For Immediate Release
August 29, 2008
CONTACT: Steve Merritt
Public Information Officer
Montana Department ofLivestock
MDOL Tackles 12-Day Milk Labeling Violations
Milk Labeling: Sell-by vs. Use-by
● Sell-by date: Milk must be sold by the date labeled on the carton. Montana requires a 12-day sell-by date, which guarantees a fresh, high-quality product for consumers.
● Use-by date: Milk must be used by the date labeled on the carton.
The Montana Department of Livestock is warning milk retailers and distributors that “dual-dated” milk – cartons of milk with two different expiration dates – cannot legally be sold within the state, and that selling dual-dated milk may subject retailers to penalties.
Dual-dated is a process used by milk distributors to meet requirements of more than one state. Montana uses a 12-day sell-by date: All milk within the state must be sold within 12 days of pasteurization (Administrative Rules of Montana, 32.8.202), and must be labeled accordingly. Other states have different rules, and distributors supplying milk to Montana sometimes label cartons with Montana’s 12-day sell-by date as well as a date that meets legal requirements in its own state.
While most consumers have probably never heard of dual-dating, the practice has recently caused some controversy. A milk distribution facility in Spokane, WA, is selling milk in Montana with dual dates – Montana’s 12-day sell-by date, and Washington’s 21-day use-by date. The distributor is protesting MDOL’s enforcement of the 12-day sell-by date.
“There should be no ambiguity whatsoever on the part of distributors and retailers,” said MDOL executive director Christian Mackay. “If you are distributing or selling milk with dual dates, you’re in violation of state regulations governing the sale of milk in Montana and are subject to citation. It’s that simple.”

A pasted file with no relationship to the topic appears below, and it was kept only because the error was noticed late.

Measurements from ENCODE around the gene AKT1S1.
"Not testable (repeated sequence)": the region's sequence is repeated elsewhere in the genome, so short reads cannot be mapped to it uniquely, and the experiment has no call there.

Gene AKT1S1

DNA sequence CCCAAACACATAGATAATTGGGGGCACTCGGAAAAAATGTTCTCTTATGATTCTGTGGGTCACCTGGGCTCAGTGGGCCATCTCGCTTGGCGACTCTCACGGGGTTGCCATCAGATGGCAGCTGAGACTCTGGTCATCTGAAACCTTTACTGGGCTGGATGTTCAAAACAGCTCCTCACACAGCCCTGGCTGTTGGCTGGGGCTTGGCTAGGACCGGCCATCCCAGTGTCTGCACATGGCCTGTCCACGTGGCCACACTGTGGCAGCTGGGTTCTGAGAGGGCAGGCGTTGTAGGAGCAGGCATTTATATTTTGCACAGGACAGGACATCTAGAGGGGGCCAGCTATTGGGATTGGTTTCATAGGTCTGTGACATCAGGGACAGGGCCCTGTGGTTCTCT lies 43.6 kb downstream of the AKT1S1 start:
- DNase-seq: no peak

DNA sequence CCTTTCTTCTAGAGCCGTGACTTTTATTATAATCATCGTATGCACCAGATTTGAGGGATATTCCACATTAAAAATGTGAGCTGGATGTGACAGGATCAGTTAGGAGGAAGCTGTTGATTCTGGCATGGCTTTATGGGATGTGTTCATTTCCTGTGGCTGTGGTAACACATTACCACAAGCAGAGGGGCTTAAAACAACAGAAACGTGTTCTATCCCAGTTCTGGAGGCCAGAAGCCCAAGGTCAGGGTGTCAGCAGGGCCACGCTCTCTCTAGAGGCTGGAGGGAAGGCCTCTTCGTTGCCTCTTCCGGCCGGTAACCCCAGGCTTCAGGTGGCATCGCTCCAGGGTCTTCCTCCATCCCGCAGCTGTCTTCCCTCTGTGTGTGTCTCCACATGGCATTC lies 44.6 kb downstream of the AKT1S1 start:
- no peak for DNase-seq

Mackay said the department is simply enforcing a long-standing rule that protects Montana’s consumers.
“Our 12-day sell-by date ensures the freshest, highest quality product for consumers,” Mackay said. “We’re talking about a product with a short shelf-life, and our 12-day date guarantees that milk will be sold before freshness, taste and overall quality begin to degrade.”
The department has been advising retailers and distributors of its plans to strictly enforce the 12-day labeling requirement for the past several months. Despite months of advance notice, enforcement officers found illegal milk at all three of the locations – one each in Billings, Helena and Missoula – checked the past week. In one case, dual-dated milk was placed on retail shelves and being sold to an unsuspecting public six days after the Montana sell-by date had expired. In another, the 21-day use-by date had been blacked out with a marker, which also violates state regulations (Administrative Rules of Montana, 32.8.203 ).
When illegal, dual-dated milk is found, store owners and managers are ordered to remove it from shelves. The department also has the authority to seize and destroy illegal milk (Administrative Rules of Montana, 32.8.206), and to issue citations and impose fines for violating state law (Montana Code Annotated 81-22-104).
“There has certainly been no lack of communication about our intent to enforce the 12-day labeling requirement,” Mackay said. “We’ve given retail outlets and distributors ample time to make adjustments, and at some point, we’ll have to start writing citations and imposing penalties.”
Retailers critical of the 12-day sell-by date, and efforts to enforce the rule, claim that the department is protecting Montana’s milk producers by targeting out-of-state milk distributors. Such claims have “zero validity,” Mackay said.
“We welcome milk from other states as long as it’s a quality product that meets all of our standards and requirements,” Mackay said. “If you drive in Montana, you have to follow Montana’s speed limit regardless of where you’re from. It’s the same with milk. If you want to sell milk in Montana, you have to follow our rules and regulations.”
If retail store owners and managers want to continue selling milk from the Spokane-based distributor, they should ask the distributor to put a 12-day label on the milk.
“It’s an easy thing to fix,” Mackay said. “Just put a 12-day label on the milk.”
The distributor protesting the 12-day labeling requirement has unsuccessfully sought two injunctions and/or temporary restraining orders to prevent the department from enforcing the rule. Additional litigation initiated by the distributor is pending.